Toorak Uniting Church

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A righteous goy

2 Kings 5: 1 – 19   Luke 5: 17 – 20
Rev. Anneke Oppewal
28 February 2010

Naamans story is one of the stories in a whole sequence about the prophets Elijah and Elisha in the books of 1 and 2 Kings. It is an archetypal story, part of a whole sequence of other archetypal stories. Stories that have survived the centuries not because they are historical records, but because people recognised themselves and their own life experiences in them. If they were "only" historical record there would be little value in reading them in the context of worship. The fact that they are more than that, the fact that they are telling examples of how humans live and work, is what has kept them interesting over time.

So who are the main characters in this story in whom we may our own life experience see reflected?

First of all there is the powerful and glamorous Naaman. He has it all: power, wealth, success, control, initiative and fame. There is but one blight on his otherwise perfect life: He is not at all well.

And then there is a slave girl, kidnapped from her country presumably by the general and his army. She is at the other end of the spectrum: a real underdog - no power, no wealth, no control over her life, not even a name.

It is between those two extremes the story enfolds with another King, the prophet and another handful of servants playing the supporting roles.

The story of Naaman the general unfortunately a very old and very human story, replayed over and over again in every time and place: Two very wealthy and powerful people confronted by the one thing they can’t control: sickness and death.

You may be able to identify with the situation yourself: everything under control until suddenly you realise it isn’t. At all.

I’ve taken too many funerals of young successful people who had everything going for them to have any illusions about this happening in our world today and here in Toorak especially. People living in huge mansions, with everything their hearts may desire for the taking, kids in private schools, a couple of cars in the underground car park and suddenly there is the devastating news of a terminal illness breaking in.

But what about the slave girl? How does she connect to where you may have found yourself, may indeed find yourself in your life?

She has no control whatsoever over her life, no wealth, no power, and not much of a future either. Fortunately most of us find ourselves more on the Naaman side of life than on hers. We are free and relatively well off at that. We may perhaps not be as wealthy and powerful as some, but we are definitely not in as desperate a situation as the slave girl.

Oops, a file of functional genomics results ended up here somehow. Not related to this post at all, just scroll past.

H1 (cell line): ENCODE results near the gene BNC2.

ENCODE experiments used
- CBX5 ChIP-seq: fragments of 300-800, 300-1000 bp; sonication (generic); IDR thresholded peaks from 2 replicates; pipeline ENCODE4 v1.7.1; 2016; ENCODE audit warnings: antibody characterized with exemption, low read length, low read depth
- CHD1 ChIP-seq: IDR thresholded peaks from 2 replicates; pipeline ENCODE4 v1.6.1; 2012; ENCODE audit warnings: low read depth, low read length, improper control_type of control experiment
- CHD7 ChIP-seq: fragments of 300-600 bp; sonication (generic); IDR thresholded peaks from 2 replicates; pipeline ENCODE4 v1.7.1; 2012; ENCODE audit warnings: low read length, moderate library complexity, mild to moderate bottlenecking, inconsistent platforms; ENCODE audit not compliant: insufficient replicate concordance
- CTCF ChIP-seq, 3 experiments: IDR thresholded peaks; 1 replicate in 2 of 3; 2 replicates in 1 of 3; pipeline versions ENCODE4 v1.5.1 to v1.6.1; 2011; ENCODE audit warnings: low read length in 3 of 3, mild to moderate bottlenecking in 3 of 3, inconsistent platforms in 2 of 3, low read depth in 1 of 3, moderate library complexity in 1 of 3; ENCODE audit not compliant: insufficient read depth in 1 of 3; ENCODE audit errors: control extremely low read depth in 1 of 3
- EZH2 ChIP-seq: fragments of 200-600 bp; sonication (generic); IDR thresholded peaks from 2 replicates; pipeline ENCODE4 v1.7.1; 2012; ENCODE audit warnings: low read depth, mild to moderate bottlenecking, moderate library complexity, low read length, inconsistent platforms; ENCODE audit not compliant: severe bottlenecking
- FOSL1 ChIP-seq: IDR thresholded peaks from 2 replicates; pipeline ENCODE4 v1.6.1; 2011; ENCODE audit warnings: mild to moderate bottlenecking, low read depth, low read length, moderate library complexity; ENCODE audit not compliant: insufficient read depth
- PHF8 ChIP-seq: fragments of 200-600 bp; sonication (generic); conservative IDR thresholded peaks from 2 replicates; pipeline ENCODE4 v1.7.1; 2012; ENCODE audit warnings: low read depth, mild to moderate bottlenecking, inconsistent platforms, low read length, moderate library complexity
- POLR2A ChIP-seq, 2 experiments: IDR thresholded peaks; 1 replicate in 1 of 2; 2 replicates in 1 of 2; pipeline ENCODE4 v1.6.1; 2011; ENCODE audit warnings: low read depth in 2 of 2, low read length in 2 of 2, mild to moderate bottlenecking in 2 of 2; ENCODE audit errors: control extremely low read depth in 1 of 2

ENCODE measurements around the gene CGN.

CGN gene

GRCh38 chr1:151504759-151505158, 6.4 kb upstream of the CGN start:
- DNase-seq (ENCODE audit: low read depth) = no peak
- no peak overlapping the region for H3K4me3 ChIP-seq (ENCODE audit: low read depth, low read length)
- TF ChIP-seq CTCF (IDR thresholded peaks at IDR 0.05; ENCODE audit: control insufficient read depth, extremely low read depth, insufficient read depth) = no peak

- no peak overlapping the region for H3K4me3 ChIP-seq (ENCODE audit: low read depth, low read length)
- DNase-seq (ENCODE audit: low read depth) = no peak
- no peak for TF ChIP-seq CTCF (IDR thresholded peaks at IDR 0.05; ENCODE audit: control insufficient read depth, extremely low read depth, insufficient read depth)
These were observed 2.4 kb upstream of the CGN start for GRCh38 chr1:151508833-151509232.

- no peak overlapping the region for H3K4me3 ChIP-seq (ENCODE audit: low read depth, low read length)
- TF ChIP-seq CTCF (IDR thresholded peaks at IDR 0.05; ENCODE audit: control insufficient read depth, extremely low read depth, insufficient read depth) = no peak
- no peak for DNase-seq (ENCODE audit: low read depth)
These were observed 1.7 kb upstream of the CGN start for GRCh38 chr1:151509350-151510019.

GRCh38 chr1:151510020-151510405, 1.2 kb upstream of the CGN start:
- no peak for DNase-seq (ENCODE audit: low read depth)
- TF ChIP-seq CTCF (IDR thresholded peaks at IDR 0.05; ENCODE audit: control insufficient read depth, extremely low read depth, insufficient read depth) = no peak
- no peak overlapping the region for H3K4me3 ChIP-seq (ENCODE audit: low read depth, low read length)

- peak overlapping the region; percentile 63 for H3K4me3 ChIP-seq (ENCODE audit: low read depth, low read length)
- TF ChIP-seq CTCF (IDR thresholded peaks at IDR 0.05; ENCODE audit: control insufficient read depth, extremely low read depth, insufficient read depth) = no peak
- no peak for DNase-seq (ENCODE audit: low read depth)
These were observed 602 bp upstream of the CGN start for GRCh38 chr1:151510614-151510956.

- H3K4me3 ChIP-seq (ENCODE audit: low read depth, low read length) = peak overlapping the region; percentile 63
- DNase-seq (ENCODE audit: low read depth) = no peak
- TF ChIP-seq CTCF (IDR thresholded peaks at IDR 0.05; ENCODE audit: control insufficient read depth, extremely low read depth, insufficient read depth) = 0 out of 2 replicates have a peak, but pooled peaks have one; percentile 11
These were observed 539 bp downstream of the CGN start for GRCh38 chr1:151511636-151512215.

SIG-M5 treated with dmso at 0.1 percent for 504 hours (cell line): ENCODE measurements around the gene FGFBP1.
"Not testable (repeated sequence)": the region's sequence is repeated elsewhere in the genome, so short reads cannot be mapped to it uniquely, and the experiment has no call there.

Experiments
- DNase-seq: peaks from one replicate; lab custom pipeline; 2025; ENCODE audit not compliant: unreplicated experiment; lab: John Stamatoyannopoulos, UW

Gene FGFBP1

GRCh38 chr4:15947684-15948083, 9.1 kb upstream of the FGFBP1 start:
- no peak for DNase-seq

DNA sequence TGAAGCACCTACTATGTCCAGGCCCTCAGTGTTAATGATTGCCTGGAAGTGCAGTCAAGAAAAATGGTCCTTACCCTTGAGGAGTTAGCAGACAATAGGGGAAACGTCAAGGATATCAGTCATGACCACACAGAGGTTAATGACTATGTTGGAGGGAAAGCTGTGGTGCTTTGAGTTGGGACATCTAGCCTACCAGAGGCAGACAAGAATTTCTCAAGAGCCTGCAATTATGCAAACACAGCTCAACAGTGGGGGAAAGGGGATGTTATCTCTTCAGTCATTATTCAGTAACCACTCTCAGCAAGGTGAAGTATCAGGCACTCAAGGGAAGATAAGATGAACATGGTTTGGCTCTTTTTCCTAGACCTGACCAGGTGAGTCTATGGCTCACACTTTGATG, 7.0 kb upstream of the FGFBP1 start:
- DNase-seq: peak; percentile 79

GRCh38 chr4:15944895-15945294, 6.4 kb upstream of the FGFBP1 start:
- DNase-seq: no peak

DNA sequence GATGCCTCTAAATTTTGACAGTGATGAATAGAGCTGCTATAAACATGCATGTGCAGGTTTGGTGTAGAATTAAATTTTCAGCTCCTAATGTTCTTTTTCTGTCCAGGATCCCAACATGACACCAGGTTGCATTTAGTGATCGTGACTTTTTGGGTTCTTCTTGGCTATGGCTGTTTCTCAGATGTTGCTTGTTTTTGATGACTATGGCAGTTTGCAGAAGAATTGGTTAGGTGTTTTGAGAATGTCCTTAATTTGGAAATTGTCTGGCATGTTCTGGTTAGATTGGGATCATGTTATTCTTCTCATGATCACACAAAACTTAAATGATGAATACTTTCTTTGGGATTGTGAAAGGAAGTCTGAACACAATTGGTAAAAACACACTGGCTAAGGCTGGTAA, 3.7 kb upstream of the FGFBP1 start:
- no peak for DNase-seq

I am sure you have been where Naaman and his King found themselves. In a situation where you think you have covered it all and then, suddenly, your life starts falling apart at the seams because of something completely outside your power and control like illness or accident breaking in.

It’s probably not as easy to recognise yourself in the situation of the girl. But you may recognise her conundrum where Naaman is concerned. To make a choice for love. When someone really hurt you for instance, or when you were confronted by a situation where you could have, justifiably, turned bitter and revengeful, but made the choice for another, more constructive way of dealing with the person who hurt you or the painfulness that happened.

The girl chooses not to hold back because of what was done to her, she chooses to act from love and let go of the feelings of revenge and bitterness she must have had.

There is no reward for her, and neither is there for the friends of the man brought to Jesus who also let their actions be guided by love rather than what was justifiable or reasonable. That again reflects human experience. More often than not there is no reward for those who chose to let their actions be guided by love. However it’s those actions which become sources of wholeness and prove more important than any of the famous military conquests Naaman may have had to his name but are long since forgotten. Because they are agents of a change for better, even if it is only for one person or one situation.

Naaman goes home, with two mule loads of soil to remind him of what happened. They indicate that he has found another place and another God to call home. Born again, as clean as a new born baby, he returns to his position of power and wealth. With every opportunity to let what changed him bring about more change and more healing and wholeness. With the small act of love by the girl having a chance of rippling out at the highest levels.

I bet the slave girl came out of the whole experience reborn as well. If you can let go of your resentment and bitterness and be as generous and loving as she was, life has just got a whole lot better. Doing this for Naaman must have released her in a much more significant way than physical release could ever have done: the release of inner pain and the stranglehold of the festering sores of hatred caused by past ills done to her.

Remember her, next time you are offered a choice. A choice to be a source of healing and wholeness, or a choice for hatred and resentment to fester. A choice for rebirth for both you and whoever you will offer your generous love to, or a choice to let pain rule your heart and determine your actions. A choice to mend or a choice to leave the torn fabric of life fray even further. Amen.

© Rev. Anneke Oppewal, 2010

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